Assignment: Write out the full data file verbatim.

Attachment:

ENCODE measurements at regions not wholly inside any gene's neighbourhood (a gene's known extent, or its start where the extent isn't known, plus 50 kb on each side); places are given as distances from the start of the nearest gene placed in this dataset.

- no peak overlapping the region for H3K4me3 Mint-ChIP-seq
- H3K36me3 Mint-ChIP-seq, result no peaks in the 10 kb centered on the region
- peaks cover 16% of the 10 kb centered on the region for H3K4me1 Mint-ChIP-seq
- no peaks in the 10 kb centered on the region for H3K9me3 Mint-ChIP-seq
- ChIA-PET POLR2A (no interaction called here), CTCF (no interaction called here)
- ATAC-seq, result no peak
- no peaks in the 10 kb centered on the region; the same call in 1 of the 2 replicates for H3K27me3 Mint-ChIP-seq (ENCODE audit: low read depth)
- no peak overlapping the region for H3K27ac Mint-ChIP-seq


ENCODE measurements at regions not wholly inside any gene's neighbourhood (a gene's known extent, or its start where the extent isn't known, plus 50 kb on each side); places are given as distances from the start of the nearest gene placed in this dataset.

- no peak overlapping the region for H3K4me3 Mint-ChIP-seq
- H3K36me3 Mint-ChIP-seq, result no peaks in the 10 kb centered on the region
- peaks cover 16% of the 10 kb centered on the region for H3K4me1 Mint-ChIP-seq
- no peaks in the 10 kb centered on the region for H3K9me3 Mint-ChIP-seq
- ChIA-PET POLR2A (no interaction called here), CTCF (no interaction called here)
- ATAC-seq, result no peak
- no peaks in the 10 kb centered on the region; the same call in 1 of the 2 replicates for H3K27me3 Mint-ChIP-seq (ENCODE audit: low read depth)
- no peak overlapping the region for H3K27ac Mint-ChIP-seq